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Co-Payment Exemptions and Reference Prices: an Empirical Study of Pharmaceutical Prices in Germany

  • Herr, A.;
  • Suppliet, M.;

Co-payments are a common instrument of health insurers to lower their pharmaceutical expenses and to share costs with consumers, the pa- tients. Tiered drug co-payments, e.g. lower co-payments for generic drugs, incentivize patients to buy certain products and, hence, steer drug con- sumption patterns. Since 2007, the German Statutory Health Insurance follows an innovative and unique regulation by dierentiating drug co- payments by the drug's price relative to its reference price. Co-payment exemption thresholds have been introduced in 185 out of 281 therapeutic clusters since 2007. We answer how eective this co-payment exemption policy is in order to reduce overall prices for pharmaceutical products. We analyze prices of all drugs marketed in reference price clusters and be- ing subject to the policy in Germany using quarterly data from January 2007 to October 2010 published by the Federal Association of Statutory Health Insurance Funds in Germany. We nd empirical evidence of dffer- entiated price setting strategies by different rm types ranging from price decreases of -8% to increases of +1.3% (innovators) following the intro- duction of co-payment exemption threshold. We refer to the latter case as the co-payment paradox. Furthermore, prices of generic and branded generic rms and reference prices tend to converge. The results are robust when we estimate static and dynamic linear panel data models and con- trol for the heterogeneity of active ingredient's clusters, autocorrelation, and heteroscedasticity. Our competition proxies (no. of rms and ratio products/rm in the same market) suggest a signicant negative impact of competition on prices and, thereby, question whether more competition may be an alternative way to lower pharmaceutical prices.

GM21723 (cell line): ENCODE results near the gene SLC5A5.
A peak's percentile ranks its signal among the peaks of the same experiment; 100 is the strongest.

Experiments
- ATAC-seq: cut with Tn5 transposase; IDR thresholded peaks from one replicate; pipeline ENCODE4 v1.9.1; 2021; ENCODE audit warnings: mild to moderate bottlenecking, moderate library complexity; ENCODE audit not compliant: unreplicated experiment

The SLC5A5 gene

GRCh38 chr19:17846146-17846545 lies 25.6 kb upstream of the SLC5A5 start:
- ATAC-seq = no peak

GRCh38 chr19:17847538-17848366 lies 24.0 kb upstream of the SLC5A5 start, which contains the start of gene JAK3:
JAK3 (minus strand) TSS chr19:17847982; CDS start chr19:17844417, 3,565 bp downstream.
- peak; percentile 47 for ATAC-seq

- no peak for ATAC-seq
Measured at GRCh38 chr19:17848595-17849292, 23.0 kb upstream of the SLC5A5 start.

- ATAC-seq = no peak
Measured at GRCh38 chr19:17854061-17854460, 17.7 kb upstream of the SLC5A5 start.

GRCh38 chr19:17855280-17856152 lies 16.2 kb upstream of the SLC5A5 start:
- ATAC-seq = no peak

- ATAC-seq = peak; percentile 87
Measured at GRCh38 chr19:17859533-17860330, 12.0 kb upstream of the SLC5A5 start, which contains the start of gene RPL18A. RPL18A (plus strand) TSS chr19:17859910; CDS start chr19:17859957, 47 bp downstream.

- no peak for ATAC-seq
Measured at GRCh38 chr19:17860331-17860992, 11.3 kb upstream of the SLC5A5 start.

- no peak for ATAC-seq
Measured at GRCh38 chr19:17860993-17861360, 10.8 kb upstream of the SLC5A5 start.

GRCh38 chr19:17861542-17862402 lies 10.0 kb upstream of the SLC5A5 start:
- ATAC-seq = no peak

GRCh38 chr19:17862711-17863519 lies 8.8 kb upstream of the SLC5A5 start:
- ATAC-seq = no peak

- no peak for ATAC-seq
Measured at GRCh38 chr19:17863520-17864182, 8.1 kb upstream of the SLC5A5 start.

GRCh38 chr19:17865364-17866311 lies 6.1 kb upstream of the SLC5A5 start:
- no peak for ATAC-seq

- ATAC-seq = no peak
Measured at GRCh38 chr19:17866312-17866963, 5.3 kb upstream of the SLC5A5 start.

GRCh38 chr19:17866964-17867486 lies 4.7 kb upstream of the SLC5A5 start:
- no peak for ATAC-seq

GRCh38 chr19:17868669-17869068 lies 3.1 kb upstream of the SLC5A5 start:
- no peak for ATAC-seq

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Paper provided by HEDG, c/o Department of Economics, University of York in its series Health, Econometrics and Data Group (HEDG) Working Papers with number 11/18.

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Date of creation: Jul 2011
Date of revision:
Handle: RePEc:yor:hectdg:11/18
Contact details of provider: Postal: HEDG/HERC, Department of Economics and Related Studies, University of York, York, YO10 5DD, United Kingdom
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